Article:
The Harvard Way of Life
She's more likely than not to win confirmation to the Supreme Court. Thus, the really big question about Elena Kagan is blunter: How and when does the United States as a whole get out from under the sway of an alien enterprise such as her university, Harvard?
That the Kagan nomination positions one more Harvard graduate to tighten the Harvard-Yale vise on the court no more than reintroduces the consideration that Harvard isn't notably fond of the American Main Street. Out of Harvard, on a nonstop basis, pour some of America's worst ideas, such as that government has all the answers, old moralities have to go, and racism and sexism infest America—though not Harvard, you better believe it!—from top to bottom.
The old chestnut of a Harvard joke turns out to have merit: You can always tell a Harvard man, but you can't tell him much. It's because he—and these days, she as well—doesn't need to be told the rest of us are wrong about many things.
Back to Kagan, whose Harvard career underscores with splotches of crimson paint the Harvard community's intellectual and emotional remoteness from America.
Among other topics, the Kagan confirmation hearings will also bring to mind her and her university's long and deep resistance to allowing U.S. military recruiters on campus. Let us think that one through. The dean of the Harvard Law School is against affording her country's government a facility to meet with potential leaders of the very forces pledged to guarantee her country's freedoms. True, by the time she became law school dean, the Bush administration had threatened to take away Harvard's federal money if it persisted in resisting recruiters. Kagan submitted reluctantly to the new order. "I abhor the military's discriminatory policy," she said.
That was the matter in a nutshell: the military's "don't ask, don't tell" rule respecting gay and lesbian personnel. The policy violated Harvardian sensibilities. The military shouldn't judge its own policies for maintaining discipline—not when Harvard could do the job better. Dean Kagan agreed in essence. Senators will certainly quiz her on this point at the confirmation hearings.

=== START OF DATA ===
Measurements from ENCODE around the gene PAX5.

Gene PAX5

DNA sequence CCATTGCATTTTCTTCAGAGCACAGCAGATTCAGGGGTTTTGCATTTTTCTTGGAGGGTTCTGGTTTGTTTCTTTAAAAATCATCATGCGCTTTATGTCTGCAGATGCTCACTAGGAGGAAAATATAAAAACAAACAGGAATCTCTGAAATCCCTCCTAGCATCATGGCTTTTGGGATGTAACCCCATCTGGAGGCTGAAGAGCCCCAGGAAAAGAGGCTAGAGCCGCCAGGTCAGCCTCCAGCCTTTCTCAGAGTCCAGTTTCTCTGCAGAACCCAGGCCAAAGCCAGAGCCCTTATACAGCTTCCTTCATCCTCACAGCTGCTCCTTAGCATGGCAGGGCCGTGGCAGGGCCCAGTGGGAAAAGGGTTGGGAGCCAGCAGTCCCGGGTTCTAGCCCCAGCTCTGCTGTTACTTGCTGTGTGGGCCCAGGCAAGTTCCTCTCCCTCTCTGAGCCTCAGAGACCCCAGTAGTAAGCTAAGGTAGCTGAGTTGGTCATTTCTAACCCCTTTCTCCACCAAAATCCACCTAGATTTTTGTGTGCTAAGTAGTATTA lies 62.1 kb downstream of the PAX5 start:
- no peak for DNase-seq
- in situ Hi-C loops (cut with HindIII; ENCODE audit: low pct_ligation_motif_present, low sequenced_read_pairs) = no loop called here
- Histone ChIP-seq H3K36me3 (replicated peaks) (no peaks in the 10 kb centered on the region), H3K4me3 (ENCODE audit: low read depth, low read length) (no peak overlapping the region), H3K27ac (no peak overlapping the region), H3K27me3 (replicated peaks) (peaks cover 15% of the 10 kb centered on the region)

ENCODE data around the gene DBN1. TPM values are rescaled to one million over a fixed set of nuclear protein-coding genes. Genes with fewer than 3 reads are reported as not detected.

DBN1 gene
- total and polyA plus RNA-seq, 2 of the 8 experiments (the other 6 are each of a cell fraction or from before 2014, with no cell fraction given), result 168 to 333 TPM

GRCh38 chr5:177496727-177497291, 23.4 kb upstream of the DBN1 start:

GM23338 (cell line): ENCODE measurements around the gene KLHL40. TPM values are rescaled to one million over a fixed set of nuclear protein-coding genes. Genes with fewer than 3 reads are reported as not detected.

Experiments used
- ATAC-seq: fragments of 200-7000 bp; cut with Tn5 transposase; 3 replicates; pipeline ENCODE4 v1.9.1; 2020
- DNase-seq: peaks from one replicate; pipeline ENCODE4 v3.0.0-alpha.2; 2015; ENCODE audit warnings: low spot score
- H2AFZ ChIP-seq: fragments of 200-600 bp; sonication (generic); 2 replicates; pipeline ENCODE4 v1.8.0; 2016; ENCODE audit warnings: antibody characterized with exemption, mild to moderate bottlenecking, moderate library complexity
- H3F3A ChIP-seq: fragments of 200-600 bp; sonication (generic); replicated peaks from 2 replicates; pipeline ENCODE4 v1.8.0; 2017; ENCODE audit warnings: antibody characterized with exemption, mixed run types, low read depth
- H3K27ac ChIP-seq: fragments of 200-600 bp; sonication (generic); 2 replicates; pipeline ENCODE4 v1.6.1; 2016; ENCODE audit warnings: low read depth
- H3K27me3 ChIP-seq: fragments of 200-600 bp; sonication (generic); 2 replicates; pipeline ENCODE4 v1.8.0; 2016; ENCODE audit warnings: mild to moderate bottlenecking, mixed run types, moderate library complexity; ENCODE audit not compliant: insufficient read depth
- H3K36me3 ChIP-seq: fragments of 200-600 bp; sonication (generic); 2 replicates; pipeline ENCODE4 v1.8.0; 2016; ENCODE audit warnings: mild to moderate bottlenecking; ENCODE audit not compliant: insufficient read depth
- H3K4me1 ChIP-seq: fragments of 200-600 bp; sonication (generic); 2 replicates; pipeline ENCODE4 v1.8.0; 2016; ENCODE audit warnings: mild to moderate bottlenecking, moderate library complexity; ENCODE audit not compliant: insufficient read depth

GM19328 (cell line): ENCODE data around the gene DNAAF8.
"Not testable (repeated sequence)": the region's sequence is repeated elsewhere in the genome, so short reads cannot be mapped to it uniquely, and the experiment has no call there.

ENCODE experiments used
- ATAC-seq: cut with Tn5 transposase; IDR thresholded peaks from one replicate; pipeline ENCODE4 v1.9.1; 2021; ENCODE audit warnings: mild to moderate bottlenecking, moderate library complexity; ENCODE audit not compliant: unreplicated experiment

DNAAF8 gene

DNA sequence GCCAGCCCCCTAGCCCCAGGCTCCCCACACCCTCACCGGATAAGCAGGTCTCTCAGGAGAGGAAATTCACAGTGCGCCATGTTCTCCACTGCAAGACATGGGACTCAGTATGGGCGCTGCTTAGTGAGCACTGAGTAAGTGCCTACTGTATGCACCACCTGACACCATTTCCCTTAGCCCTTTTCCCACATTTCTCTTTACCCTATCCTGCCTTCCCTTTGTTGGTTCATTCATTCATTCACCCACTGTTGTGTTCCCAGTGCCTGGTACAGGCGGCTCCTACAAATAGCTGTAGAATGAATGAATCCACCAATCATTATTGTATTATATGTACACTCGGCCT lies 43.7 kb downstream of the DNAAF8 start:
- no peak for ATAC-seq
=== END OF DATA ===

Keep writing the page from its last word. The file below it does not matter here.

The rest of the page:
Anyway, here was—is—characteristic Harvard know-it-allness at work. Harvard knows what's good for us: thereby saving common folk the time it takes to make up their own minds. That Harvard takes an advanced view on the gay rights question doesn't surprise. Not Harvard's viewpoint alone, but that of pretty much the whole Northeast, is that enlightened people, many of them residing in faculty and magazine offices, have settled the question in our behalf.
Where once the great unwashed thought legitimate sexual relationships were those involving partners of the opposite sex, all that old stuff has been declared null and void, not to mention rural and out-of-date.
Here's what's really interesting with respect to "don't ask, don't tell": The big question, for Harvard, wasn't how Harvard can help the military meet its professed needs. No, it was why doesn't the military acknowledge that, look here, when Harvard talks, America listens? Or sure better!
The military might or might not have judged aright of its position on how well gay and straight soldiers function at close quarters. Was it for Harvard (other liberal universities, it must be pointed out, made the same judgment) to demand that issues of military effectiveness and public safety give way to the single, burning imperative of sexual preference rights? At Harvard it was fine. Nothing else seems to have mattered.
Red State and Blue State America: you can call them smears on the map, yet they embody large realities. The two Americas are seriously at odds: "Reds" perpetually put off by the perpetual condescension of "Blues" unwilling to entertain the backward viewpoints of outsiders. Comes now yet another "Blue," headed for the highest bench in the land—a wonderful vantage point for putting down the preoccupations of Americans screwy enough to believe not every Great Idea was born in 1965.
Can we hardly wait?
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